Courage — CEO Shoptalk

Courage is quiet. It is unassuming in its moment.

Big Red Car here in the ATX where it is that time of the year when it’s 65F at dawn and this afternoon it will be in the low 90s. Those first warm days are a blessing, but it’s almost June and it’s almost summer, so bring it, Mother Nature. Hit me with your best shot!

Today, we talk about courage. The dictionary would have you believe that courage is the ability to face danger or difficulty without fear; or, the ability to act in accordance with one’s beliefs or convictions in spite of criticism.

Not buying it, y’all. Courage is the ability to act despite the fact you are wracked with fear. It does not vanquish fear. It acts in spite of fear.

Military courage

The Boss had a platoon sergeant who was awarded the Distinguished Service Cross for valor in Vietnam.

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He was a bantam rooster Puerto Rican who would burst into Spanish whenever he became excited. He was an excitable type, so this happened regularly. The troops used to say, “Tell the lieutenant, Sergeant CP is speaking Spanish again. Nobody can understand him.”

He won the DSC (second only to the Medal of Honor) when his chopper was the first one in on a battalion size airmobile insertion and the LZ was hotter than Hell. The battalion commander scrubbed the attack, leaving Sergeant CP on the ground with six others. They were combat engineers, so they had chain saws to be used to hack out a helicopter pad and an improvised landing strip.

Of the seven who landed only Sergeant CP made it out alive. In the telling of the story, he threw a running chain saw at the NVA before hiking home over four days. There were no witnesses.

That was a problem as there was nobody to write up his recommendation for what should have been a MOH. Sergeant CP was sanguine about it, “Nobody going to give the fucking medal of honor to a Puerto Rican who don’t speak good English, Lieutenant.”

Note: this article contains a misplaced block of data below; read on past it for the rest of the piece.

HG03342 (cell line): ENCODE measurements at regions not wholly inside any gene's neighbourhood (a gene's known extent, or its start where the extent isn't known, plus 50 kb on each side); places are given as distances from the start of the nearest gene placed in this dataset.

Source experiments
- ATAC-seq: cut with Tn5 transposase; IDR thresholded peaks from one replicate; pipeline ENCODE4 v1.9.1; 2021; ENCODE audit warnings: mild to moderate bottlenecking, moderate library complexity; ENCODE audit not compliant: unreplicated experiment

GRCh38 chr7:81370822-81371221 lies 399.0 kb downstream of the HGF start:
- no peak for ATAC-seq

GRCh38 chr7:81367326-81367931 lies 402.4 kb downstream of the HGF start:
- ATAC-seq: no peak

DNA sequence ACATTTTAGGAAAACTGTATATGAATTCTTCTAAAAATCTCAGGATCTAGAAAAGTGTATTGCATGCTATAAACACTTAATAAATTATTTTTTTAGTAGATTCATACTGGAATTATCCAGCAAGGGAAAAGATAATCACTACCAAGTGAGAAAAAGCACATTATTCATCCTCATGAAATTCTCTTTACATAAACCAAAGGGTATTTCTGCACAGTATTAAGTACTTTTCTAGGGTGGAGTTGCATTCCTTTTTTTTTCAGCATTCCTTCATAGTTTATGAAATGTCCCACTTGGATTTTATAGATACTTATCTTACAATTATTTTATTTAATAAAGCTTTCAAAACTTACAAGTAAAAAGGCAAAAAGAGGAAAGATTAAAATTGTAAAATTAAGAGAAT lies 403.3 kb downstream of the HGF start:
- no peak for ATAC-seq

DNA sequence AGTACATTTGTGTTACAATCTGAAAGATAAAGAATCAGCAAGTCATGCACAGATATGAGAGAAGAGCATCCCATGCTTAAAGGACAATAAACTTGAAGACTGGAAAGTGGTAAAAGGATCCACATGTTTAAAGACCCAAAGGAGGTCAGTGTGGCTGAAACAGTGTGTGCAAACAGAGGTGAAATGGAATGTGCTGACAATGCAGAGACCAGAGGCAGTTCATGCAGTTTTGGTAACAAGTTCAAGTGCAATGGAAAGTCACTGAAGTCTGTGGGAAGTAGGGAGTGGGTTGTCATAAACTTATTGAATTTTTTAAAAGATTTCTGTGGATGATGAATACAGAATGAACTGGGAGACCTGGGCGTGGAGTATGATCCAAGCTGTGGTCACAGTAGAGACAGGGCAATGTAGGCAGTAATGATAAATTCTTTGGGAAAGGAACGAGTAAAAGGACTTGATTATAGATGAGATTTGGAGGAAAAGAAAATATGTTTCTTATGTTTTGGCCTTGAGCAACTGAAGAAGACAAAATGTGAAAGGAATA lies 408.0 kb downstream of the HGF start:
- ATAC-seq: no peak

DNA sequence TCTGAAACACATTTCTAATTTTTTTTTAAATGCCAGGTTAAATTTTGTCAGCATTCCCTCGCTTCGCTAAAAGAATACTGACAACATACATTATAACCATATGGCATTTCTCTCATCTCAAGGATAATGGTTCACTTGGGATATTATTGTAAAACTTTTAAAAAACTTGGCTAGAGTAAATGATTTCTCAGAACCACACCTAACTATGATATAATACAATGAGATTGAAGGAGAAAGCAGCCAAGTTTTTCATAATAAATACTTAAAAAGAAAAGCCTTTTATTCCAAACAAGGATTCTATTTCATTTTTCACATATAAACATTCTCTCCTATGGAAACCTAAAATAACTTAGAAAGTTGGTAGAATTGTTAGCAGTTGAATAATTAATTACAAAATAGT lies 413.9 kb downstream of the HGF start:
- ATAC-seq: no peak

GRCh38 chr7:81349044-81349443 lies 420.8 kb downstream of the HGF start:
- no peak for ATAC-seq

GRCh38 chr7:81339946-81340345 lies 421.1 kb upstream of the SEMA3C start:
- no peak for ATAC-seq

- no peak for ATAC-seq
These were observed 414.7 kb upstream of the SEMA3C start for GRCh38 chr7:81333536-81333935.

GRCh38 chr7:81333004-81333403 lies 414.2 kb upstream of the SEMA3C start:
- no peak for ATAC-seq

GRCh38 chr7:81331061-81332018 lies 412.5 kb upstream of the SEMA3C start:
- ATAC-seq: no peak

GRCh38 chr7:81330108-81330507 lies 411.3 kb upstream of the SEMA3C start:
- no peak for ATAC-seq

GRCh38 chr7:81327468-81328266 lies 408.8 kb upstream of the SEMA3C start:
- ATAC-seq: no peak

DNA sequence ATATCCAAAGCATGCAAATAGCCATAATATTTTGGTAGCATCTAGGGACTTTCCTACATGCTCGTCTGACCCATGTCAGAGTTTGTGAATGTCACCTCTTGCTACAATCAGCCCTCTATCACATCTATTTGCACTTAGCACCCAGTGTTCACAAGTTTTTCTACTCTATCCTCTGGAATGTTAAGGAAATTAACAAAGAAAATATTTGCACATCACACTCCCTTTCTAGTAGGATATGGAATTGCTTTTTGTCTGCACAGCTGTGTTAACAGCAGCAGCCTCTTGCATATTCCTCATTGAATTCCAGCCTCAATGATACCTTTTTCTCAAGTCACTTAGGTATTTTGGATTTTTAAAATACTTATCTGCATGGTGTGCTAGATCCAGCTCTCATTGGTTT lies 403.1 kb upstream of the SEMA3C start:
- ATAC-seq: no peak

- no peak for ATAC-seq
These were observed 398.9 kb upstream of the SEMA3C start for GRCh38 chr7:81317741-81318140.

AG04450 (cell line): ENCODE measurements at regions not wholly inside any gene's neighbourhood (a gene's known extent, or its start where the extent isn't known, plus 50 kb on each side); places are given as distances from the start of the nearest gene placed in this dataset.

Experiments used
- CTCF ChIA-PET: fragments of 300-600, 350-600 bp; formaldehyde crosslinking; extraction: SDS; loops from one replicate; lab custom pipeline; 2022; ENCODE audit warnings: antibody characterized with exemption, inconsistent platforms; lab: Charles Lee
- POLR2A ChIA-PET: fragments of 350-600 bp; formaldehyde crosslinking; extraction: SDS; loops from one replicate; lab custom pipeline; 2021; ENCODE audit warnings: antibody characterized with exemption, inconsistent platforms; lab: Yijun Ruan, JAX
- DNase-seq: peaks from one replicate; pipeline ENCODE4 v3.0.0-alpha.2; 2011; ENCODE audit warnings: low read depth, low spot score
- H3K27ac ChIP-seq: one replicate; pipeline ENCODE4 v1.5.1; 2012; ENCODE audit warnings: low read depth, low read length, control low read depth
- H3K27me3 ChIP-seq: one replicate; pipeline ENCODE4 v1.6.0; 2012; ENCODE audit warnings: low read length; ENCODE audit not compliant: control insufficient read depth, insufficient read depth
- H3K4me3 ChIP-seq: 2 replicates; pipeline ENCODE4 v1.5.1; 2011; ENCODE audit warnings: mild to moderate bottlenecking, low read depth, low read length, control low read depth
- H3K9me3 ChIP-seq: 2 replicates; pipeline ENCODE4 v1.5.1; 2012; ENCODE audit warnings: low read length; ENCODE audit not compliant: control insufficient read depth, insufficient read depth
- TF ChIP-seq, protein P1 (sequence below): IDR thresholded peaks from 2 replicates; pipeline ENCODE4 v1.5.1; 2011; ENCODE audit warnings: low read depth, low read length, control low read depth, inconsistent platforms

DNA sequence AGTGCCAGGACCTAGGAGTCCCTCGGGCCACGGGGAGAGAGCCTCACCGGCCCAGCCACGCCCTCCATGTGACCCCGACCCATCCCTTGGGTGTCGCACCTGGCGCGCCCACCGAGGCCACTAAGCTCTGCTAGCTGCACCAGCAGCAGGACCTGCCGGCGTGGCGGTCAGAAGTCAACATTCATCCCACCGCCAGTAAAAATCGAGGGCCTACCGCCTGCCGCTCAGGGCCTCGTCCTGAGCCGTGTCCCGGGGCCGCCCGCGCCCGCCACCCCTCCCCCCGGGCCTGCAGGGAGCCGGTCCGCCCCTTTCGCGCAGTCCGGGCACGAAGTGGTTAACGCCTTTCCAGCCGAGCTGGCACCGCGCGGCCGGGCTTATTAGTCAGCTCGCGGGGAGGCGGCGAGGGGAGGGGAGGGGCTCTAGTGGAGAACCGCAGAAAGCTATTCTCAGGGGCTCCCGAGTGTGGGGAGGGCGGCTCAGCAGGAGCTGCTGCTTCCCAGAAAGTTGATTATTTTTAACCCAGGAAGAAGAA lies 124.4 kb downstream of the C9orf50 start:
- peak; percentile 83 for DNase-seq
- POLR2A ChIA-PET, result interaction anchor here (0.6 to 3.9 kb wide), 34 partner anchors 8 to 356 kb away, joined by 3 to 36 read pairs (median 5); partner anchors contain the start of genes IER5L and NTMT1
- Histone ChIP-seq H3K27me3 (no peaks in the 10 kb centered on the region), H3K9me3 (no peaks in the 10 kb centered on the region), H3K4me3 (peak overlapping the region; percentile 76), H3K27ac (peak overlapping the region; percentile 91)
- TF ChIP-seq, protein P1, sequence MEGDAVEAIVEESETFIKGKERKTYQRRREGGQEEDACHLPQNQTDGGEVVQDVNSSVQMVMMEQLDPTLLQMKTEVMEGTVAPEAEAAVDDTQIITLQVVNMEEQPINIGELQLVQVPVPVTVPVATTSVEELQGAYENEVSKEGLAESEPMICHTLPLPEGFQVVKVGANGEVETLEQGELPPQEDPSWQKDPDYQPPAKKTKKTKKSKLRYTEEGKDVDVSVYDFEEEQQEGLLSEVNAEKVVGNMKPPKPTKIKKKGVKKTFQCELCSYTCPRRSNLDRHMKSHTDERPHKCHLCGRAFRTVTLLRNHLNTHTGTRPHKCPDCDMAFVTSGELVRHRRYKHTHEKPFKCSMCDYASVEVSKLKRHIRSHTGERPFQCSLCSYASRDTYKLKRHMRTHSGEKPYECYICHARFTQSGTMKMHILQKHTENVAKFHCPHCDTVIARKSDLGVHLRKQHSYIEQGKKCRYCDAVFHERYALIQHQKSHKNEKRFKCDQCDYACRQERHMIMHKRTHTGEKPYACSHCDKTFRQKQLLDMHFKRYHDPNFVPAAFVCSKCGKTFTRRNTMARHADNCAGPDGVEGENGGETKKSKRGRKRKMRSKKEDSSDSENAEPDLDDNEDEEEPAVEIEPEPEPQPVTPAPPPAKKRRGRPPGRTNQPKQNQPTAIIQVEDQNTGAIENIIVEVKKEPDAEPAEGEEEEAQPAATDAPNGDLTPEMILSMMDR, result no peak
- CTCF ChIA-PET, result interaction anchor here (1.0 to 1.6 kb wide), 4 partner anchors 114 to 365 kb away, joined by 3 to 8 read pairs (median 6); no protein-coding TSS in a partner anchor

The Boss agreed with him.

On payday, when the combat engineers wore their greens with their blood red scarves, SFC (Sergeant First Class, E-7) CP would have that DSC at the top of his ribbons and The Boss would side eye it and look at his platoon sergeant and think about courage.

On long nights out in the field up by the DMZ in Korea, The Boss and his platoon sergeant used to talk about soldiering. It was like a seminar on the craft.

Sergeant CP was Old School. He used to speak in the third person. He’d say, “What the lieutenant want the platoon to do today, sir?”

When The Boss would tell him something and he didn’t think it was a good idea, he’d say, “OK, Lieutenant. Never heard anything like that before, but the lieutenant is the lieutenant so Sergeant CP and the men we do it. Sounds like crazy shit to me, but the lieutenant is the lieutenant.”

Sergeant CP schooled The Boss — as did two other platoon sergeants — and put a coat of paint on him covering up the greenness of being a know-nothing lieutenant.

[Thank you, Sergeant CP, wherever you are. You made a soldier out of a green shavetail. Thank you.]

CEO courage

A CEO has the same challenge. She has to act when she doesn’t want to act and she is wracked by fear. The NVA is not going to kill her and she doesn’t have to throw a chainsaw at them to gain her freedom of action, but she has to act or the situation will spin out of control.

The other day we talked about all the things that happen to CEOs as they’re learning their trade. You cannot escape them and when they come, they require a bit of courage to overcome them.

CEOs — Doing Tough Things Shoptalk